He stands before the bar of the Judge Eternal, and our just 
though puny anger is hushed in the awful wrath of offended 

As members of a loyal and order-loving association, peculiarly 
bound to be peaceable subjects to the civil powers, and never 
to be concerned in plots or conspiracies against the peace and 
welfare of the nation, nor to behave undutifully to magistrates, 
are called to share in the deep and universal sorrow, it is meet 
that we should recognize the amiable and virtuous conduct, and 
the inflexible fidelity to his trust, which so marked him as the 
fit successor to our illustrious brother — the great and good Wash- 
ington — and in some appropriate form give expression to our 
sense of the loss our country has sustained— for, in the languao-e 
of the great poet, he 

"Hath borne his faculties so meek, hath been 
So clear in his great office, that his virtues 


Will plead like angels, trtimpet-tong'd, against 
The deep damnation of his taking off; 
And pity, like a naked, new-born babe, 
Striding the blast, or heaven's cherubim, hors'd 
Upon the sightless couriers of the air, 
Shall blow the horrid deed in every eye 
That tears shall drown the wind." 

That portion of the address of the G. M. alluding to the as- 
sassination of President Lincoln was referred to Brothers B. B. 
French, R. McCurdy, and P. Hooe, who retired and subsequently 
reported the following preamble and resolutions : 

Whereas, on the evening of April 14th, Abraham Lincoln, 
President of the United States of America, was stricken down 
in death by the hand of an assassin, by which a cloud of grief 
was spread over the people, in the deepest affection of whose 
hearts his many virtues had enshrined him. ; 

And whereas, although he was not a member of our order, by 
his pure, and honest, and upright life, every act of which was 
marked by charity, brotherly love, relief and truth, he illustrated 
all the attributes that should beautify the life of a Free and Ac- 
cepted Mason ;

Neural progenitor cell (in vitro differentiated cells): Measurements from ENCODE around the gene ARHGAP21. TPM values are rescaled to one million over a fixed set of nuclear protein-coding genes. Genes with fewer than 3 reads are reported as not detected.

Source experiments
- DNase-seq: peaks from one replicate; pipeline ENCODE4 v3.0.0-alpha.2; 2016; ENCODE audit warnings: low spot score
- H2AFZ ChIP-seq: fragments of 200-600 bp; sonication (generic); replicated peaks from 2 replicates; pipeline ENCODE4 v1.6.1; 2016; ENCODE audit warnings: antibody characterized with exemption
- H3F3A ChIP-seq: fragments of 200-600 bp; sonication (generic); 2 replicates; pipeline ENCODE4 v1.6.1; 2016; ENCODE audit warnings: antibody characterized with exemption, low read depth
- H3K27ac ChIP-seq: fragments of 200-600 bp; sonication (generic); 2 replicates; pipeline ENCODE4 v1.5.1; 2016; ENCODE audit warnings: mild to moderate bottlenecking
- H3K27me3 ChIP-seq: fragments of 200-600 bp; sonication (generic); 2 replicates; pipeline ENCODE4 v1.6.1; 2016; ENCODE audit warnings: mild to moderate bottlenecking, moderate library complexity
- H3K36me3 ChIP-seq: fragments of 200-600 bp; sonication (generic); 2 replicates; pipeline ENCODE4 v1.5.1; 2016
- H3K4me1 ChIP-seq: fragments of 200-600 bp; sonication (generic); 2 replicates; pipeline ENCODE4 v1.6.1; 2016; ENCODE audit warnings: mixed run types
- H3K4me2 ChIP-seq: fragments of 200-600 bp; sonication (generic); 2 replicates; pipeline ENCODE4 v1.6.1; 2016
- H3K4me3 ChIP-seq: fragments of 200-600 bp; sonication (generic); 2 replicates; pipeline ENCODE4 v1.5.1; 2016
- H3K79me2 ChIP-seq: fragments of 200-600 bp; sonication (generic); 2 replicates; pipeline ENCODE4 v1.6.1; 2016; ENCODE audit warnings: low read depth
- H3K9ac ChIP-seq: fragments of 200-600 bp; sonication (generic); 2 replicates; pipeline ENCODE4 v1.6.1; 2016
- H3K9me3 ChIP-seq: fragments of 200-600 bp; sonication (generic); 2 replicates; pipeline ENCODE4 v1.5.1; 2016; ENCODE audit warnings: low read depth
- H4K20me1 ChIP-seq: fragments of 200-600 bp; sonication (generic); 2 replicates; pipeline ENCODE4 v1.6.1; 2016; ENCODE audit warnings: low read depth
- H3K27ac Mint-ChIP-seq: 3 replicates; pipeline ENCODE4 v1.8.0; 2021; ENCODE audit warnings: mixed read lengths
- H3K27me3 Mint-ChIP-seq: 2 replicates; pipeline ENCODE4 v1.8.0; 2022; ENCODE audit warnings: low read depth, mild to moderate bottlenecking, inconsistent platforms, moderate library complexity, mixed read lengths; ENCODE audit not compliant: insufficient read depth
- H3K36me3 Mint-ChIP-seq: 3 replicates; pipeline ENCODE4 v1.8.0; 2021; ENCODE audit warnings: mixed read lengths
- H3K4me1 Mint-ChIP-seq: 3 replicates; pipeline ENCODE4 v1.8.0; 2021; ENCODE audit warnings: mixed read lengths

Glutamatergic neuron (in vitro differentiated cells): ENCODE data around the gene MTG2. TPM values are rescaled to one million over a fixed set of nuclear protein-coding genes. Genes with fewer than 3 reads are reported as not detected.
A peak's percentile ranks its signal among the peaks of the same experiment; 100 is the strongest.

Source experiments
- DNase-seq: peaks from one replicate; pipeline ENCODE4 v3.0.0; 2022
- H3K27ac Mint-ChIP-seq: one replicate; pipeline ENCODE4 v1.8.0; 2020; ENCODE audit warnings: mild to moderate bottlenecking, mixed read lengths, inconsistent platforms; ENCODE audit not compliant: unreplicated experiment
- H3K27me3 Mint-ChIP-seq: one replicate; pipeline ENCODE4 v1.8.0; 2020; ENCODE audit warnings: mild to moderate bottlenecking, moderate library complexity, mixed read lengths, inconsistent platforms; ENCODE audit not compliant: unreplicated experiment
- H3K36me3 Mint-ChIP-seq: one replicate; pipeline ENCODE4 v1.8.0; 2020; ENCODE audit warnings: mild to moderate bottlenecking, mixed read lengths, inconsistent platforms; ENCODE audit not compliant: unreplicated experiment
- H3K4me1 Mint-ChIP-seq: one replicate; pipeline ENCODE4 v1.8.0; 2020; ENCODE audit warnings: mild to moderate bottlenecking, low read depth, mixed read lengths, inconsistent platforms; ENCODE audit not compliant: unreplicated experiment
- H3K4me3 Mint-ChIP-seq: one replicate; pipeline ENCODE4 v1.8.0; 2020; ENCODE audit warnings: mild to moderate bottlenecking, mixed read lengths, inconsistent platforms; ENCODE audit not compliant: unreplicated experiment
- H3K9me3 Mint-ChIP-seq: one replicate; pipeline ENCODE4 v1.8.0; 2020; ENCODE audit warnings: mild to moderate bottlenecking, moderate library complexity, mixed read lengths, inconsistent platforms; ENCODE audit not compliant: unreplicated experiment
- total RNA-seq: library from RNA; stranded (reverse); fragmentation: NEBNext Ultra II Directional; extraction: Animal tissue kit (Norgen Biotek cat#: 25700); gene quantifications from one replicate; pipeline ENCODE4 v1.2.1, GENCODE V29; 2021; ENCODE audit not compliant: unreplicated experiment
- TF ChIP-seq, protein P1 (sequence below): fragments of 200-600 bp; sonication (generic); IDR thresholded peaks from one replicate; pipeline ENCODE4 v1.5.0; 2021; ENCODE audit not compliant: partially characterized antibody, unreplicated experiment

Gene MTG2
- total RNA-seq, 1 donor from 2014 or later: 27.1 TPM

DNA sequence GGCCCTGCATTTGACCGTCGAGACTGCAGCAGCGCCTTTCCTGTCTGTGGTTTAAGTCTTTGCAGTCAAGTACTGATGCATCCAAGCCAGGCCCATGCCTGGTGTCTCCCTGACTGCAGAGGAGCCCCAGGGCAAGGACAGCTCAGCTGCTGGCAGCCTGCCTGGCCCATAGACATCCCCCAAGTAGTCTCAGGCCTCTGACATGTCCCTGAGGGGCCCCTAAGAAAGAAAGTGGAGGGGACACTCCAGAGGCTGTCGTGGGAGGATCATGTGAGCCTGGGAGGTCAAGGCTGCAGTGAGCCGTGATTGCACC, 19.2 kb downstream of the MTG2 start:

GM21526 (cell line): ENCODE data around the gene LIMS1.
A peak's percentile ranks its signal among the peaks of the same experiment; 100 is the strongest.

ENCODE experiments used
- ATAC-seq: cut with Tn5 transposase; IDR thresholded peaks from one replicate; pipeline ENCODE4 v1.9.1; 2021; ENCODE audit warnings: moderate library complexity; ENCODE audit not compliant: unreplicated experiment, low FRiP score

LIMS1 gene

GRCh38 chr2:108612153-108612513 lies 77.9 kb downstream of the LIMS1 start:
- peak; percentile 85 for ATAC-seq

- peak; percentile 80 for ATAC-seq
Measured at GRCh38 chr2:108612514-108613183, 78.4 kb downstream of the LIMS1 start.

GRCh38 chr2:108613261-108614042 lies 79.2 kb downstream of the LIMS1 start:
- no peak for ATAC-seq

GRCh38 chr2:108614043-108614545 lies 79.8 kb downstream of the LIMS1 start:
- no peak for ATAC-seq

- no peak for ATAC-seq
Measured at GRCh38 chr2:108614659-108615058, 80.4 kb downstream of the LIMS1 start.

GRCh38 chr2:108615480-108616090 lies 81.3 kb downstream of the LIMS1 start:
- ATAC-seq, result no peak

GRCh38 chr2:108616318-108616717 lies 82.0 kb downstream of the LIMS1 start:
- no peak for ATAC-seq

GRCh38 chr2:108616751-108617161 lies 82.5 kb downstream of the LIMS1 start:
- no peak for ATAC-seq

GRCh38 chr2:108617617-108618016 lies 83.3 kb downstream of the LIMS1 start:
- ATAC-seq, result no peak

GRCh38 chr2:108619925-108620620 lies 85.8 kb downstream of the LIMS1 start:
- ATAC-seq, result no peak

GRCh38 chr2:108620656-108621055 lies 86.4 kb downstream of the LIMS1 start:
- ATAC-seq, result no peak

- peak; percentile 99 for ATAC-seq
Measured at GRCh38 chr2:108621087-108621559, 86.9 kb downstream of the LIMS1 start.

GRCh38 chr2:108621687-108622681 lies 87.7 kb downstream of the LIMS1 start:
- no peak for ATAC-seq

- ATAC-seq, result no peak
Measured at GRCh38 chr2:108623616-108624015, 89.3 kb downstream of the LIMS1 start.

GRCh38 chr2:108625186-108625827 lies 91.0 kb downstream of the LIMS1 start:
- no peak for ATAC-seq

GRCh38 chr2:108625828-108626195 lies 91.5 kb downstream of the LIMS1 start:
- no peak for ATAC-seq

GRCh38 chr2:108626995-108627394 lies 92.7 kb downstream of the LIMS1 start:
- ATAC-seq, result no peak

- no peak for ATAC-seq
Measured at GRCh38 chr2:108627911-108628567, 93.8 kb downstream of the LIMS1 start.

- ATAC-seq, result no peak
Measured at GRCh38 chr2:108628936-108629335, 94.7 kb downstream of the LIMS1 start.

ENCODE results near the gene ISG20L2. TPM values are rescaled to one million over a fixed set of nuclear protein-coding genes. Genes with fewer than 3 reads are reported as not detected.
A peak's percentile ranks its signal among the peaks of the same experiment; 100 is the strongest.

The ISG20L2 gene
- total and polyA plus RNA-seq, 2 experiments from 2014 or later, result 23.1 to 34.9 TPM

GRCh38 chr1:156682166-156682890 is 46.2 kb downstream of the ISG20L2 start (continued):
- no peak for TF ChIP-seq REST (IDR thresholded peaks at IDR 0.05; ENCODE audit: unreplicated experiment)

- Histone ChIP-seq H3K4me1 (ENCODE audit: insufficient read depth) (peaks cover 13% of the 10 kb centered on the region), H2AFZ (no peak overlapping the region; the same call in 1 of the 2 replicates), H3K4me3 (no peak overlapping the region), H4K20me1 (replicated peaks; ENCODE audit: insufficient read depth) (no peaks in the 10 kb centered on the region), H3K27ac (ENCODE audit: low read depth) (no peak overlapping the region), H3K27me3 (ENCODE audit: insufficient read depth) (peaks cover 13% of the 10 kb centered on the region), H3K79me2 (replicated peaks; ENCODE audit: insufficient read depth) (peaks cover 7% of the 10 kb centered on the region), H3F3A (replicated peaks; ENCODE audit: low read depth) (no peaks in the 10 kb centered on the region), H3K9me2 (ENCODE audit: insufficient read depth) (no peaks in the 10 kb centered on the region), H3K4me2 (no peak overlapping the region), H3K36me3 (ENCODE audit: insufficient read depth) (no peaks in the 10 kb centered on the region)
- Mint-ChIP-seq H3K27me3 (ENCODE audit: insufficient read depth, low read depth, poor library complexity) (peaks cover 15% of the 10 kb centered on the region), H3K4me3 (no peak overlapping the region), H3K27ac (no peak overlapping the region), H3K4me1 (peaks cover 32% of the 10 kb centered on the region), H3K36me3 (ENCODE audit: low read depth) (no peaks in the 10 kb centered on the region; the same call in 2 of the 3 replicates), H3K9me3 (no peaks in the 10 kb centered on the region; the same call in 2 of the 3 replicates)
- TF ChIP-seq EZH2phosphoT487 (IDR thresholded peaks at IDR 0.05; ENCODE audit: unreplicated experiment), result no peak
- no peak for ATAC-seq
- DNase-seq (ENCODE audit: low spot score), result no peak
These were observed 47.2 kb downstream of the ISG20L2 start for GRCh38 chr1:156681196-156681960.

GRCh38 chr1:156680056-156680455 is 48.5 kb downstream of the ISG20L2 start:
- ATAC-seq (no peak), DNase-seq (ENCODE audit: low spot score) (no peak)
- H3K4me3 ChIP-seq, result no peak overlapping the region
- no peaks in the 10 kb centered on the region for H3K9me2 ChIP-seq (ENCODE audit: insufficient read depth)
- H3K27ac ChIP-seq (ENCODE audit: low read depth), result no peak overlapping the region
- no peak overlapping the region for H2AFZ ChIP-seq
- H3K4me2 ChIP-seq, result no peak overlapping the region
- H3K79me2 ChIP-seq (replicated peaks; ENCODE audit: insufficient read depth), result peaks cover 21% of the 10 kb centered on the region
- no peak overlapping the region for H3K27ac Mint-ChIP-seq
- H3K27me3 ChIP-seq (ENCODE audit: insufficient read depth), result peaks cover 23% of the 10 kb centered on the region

Therefore does the Grand Lodge of the District of Columbia 
deem it eminently proper to announce to their Brethren and the 
world, their public appreciation of the dread calamity which has 
befallen the nation in the tragical death of its Chief Magistrate, 
their sorrow for its occurrence, and their abhorrence and detes- 
tation for the crime which, and the criminal who so wickedly 
removed him from the scenes of earth. 

Resolved, That while the blow of the assassin which struck 
down Abraham Lincoln, almost paralyzed the hearts of his fel- 
low-citizens, to which he seemed dearer than any man who has 
lived since Washington, it has in no wise disconcerted the action 
of the Federal Government, the existence of which depends not 
upon the life of any man, but ever lives in the patriotism of the 
American people. 

Resolved, That this Grand Lodge can find no words of suffi- 
cient strength to express their horror and detestation of the act 
which deprived our country of its good, and pure, and virtuous 


Chief Magistrate, nor of the wicked assassin by whose hand the 
awful deed was done, and who has gone to meet the penaUy of 
his crime. "Vengeance is mine, I will repay, saith the Lord." 

Resolved, That this Grand Lodge hereby expresses its high 
admiration of the character of the late President, whose life was